Sarah Gonzalez, Reporter, WNYC/NJPR
Sarah Gonzalez is the northern New Jersey enterprise reporter for WNYC and NJPR.
New Jersey Governor Chris Christie today rejected the idea that state agencies like New Jersey Transit needed to prepare for climate change ahead of Sandy.
“‘Cause I don’t think there’s been any proof thus far that Sandy was caused by climate change,” he said.
At a ceremony in Lavallette, NJ, to preside over the final nail being hammered into the boardwalk, post-Sandy, WNYC/New Jersey Public Radio asked Christie about our reporting showing New Jersey Transit made multiple errors getting ready for Sandy and severe storms brought on by climate change. Had Christie done enough to prepare state agencies for climate change?
"Well, first of all, I don’t agree with the premise of your question because I don’t think there’s been any proof thus far that Sandy was caused by climate change," Christie said, as residents and officials from Lavallette clapped. "But I would absolutely expect that that’s exactly what WNYC would say, because you know liberal public radio always has an agenda. And so since I disagree with the premise of your question I don’t feel like I have to answer the rest of it.” (You can hear the full audio at the bottom of this post.)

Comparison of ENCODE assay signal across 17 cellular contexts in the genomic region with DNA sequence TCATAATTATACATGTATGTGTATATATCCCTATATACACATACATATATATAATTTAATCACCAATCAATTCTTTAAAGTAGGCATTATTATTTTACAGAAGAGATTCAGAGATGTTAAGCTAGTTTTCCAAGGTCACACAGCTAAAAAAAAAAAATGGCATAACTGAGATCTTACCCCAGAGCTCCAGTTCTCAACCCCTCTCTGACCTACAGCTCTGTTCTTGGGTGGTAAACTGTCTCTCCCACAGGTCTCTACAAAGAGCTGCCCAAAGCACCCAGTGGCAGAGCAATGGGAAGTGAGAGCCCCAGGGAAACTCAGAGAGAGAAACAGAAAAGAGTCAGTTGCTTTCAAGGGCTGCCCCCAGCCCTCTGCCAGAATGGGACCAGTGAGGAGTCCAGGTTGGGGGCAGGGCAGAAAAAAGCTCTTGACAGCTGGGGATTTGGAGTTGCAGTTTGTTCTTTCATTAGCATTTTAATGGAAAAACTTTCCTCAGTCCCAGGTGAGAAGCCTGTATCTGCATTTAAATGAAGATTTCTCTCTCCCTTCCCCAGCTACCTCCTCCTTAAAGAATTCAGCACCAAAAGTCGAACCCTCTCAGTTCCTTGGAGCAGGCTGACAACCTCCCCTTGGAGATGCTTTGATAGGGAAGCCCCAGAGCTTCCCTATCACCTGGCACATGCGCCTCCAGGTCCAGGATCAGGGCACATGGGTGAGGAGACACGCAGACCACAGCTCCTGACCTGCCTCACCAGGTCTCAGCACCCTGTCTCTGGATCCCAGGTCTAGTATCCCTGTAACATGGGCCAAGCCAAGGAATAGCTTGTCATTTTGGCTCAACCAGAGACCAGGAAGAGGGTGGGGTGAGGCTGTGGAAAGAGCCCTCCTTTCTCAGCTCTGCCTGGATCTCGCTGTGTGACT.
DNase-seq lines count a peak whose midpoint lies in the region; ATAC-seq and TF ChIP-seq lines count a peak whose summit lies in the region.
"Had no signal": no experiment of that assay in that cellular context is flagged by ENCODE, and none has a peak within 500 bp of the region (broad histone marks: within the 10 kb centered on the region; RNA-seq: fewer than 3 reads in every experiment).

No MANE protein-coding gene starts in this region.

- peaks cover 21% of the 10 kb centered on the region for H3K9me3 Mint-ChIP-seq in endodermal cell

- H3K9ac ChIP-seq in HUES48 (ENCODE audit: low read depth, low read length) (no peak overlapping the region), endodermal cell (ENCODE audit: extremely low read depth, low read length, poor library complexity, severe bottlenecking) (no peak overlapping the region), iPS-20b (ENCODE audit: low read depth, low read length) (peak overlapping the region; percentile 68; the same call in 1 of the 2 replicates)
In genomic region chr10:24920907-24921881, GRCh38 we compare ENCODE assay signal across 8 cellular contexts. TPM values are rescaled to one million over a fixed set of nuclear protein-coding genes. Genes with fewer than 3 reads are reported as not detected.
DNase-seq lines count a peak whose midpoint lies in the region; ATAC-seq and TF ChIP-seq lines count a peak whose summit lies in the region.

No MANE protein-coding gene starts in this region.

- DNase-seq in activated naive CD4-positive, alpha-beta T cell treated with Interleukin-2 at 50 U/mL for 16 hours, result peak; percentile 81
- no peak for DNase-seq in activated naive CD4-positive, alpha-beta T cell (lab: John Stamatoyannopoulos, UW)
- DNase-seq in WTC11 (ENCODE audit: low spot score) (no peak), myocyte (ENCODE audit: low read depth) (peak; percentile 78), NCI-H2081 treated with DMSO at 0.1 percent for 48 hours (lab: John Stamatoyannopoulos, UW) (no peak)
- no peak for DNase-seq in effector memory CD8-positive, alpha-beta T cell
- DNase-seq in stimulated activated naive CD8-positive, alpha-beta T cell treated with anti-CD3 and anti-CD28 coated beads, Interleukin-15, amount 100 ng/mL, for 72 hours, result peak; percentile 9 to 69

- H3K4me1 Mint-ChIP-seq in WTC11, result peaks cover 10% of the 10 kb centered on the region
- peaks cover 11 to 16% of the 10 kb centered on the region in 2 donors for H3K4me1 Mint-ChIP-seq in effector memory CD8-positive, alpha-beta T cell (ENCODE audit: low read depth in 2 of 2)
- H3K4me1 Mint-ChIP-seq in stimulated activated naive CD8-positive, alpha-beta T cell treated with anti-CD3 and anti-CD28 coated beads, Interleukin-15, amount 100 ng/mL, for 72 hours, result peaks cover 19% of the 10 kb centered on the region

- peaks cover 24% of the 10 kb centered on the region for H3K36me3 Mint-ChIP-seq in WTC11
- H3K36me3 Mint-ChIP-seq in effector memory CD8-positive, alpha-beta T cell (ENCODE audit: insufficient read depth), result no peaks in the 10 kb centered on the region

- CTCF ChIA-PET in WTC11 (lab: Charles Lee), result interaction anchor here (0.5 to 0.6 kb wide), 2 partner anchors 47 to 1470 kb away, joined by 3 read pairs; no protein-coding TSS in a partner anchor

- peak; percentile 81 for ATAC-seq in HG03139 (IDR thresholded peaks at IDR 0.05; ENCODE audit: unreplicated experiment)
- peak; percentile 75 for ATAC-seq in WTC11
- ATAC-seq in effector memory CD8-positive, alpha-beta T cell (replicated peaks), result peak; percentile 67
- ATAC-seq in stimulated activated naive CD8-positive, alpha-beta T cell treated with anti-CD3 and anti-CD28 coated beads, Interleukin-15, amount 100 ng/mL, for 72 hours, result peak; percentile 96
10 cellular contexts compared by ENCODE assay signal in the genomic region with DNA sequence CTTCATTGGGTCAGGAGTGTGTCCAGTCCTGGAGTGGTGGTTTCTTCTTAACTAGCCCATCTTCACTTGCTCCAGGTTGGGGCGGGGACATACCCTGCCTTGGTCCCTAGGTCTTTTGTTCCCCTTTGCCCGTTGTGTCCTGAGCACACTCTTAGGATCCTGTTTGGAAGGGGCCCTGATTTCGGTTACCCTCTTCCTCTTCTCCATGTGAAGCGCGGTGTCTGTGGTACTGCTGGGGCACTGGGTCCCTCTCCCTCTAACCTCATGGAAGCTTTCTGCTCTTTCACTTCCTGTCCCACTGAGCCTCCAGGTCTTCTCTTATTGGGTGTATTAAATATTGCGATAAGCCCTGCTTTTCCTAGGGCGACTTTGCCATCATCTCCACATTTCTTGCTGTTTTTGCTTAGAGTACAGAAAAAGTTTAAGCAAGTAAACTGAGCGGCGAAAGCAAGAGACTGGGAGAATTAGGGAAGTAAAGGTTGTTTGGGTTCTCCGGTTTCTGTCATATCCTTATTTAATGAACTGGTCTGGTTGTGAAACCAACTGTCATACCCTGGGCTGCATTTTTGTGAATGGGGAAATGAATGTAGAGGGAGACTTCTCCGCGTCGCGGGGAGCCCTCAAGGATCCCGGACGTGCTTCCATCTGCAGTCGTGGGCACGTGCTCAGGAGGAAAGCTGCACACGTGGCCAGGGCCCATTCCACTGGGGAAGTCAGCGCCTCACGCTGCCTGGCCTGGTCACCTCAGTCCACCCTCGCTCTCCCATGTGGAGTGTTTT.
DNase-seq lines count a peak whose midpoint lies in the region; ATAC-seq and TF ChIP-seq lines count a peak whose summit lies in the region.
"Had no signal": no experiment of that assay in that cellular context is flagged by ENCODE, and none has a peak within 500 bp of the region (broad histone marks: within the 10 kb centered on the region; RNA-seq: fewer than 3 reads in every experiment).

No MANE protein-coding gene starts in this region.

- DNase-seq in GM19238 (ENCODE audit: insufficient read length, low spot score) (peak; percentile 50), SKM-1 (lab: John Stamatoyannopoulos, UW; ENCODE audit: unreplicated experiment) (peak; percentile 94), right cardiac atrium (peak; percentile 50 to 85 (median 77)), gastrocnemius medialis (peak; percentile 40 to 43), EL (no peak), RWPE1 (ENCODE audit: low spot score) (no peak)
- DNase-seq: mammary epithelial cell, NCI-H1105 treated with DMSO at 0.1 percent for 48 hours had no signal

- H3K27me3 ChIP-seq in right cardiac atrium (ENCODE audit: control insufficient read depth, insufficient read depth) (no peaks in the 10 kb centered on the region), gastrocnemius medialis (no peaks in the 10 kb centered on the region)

After Sandy, New York Governor Andrew Cuomo came to a different conclusion. Two days after the storm, Cuomo said: "I think part of learning from this is the recognition that climate change is a reality, extreme weather is a reality, it is a reality that we are vulnerable."
The federal government has warned transit agencies that severe hurricanes, increased precipitation, drought, and hotter days are effects of climate change, and has advised that "climate change impacts are here and will increase in the future."
New York’s Metropolitan Transportation Authority has been creating plans to respond to climate change and severe storms since 2007. Only 19 of their 8,000 rail cars were flooded during Sandy. Meanwhile, hundreds of NJ Transit’s rail cars were engulfed after being parked in areas recently declared vulnerable to flooding.
Our reporting found that the MTA had developed detailed hurricane plans.
By contrast, NJ Transit's plans were three-and-a-half pages.
Listen to Christie's full response here: